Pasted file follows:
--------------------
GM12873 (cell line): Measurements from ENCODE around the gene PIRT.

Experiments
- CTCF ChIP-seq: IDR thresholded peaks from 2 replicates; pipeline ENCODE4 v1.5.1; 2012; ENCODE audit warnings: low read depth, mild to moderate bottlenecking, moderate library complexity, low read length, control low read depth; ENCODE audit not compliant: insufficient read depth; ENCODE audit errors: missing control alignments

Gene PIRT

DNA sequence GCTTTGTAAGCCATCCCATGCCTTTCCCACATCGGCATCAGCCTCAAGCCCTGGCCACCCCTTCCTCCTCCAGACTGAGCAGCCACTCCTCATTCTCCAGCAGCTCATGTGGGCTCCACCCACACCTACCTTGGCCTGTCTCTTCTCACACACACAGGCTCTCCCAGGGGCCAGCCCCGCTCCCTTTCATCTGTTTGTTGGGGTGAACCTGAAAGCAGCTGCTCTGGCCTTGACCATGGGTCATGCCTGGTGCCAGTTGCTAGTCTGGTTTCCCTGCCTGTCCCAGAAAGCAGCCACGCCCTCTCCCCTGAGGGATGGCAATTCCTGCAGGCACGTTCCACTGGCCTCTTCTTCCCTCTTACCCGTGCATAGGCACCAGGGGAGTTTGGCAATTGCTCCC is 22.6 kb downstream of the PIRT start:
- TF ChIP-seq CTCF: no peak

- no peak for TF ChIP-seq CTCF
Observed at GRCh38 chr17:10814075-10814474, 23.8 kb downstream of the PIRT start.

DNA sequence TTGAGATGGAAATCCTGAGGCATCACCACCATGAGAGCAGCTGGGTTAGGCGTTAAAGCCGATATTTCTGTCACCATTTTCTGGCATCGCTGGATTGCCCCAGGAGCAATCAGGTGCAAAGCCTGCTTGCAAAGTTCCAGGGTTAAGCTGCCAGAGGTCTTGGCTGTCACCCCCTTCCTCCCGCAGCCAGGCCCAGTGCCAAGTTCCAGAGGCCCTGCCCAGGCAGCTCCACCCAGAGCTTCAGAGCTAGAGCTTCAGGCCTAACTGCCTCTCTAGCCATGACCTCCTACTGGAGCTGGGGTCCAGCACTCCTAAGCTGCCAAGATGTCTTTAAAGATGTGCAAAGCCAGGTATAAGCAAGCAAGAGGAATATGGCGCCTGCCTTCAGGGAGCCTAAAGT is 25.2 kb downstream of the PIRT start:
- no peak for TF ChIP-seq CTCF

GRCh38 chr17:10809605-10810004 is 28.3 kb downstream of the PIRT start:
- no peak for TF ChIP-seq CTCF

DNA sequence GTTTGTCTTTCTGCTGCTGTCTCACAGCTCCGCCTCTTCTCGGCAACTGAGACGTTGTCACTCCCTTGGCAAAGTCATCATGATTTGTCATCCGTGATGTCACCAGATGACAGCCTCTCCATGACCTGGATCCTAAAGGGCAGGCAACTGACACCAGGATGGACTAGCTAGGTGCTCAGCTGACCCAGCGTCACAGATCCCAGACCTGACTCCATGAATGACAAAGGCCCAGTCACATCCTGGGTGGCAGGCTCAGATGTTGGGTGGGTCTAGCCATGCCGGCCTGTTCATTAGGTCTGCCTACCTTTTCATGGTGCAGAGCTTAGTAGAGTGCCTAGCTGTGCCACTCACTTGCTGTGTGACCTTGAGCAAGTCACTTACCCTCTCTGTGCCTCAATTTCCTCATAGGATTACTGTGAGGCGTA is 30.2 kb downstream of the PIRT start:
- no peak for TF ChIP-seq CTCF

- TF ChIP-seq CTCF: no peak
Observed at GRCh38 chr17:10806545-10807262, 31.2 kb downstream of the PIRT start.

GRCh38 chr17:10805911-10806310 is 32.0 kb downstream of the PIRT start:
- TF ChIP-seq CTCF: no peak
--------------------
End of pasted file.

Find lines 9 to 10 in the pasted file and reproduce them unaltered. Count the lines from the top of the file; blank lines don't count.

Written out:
DNA sequence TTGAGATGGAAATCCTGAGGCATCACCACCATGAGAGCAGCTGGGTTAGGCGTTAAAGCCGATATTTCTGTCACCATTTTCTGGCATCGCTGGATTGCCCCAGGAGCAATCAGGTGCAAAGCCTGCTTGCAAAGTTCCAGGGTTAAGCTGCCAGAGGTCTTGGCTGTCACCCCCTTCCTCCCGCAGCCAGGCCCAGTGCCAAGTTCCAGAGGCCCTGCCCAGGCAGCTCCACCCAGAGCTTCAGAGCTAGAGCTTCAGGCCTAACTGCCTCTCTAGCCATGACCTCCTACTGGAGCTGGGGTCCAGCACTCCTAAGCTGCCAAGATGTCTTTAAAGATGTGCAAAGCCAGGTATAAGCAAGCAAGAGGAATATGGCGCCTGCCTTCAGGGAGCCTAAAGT is 25.2 kb downstream of the PIRT start:
- no peak for TF ChIP-seq CTCF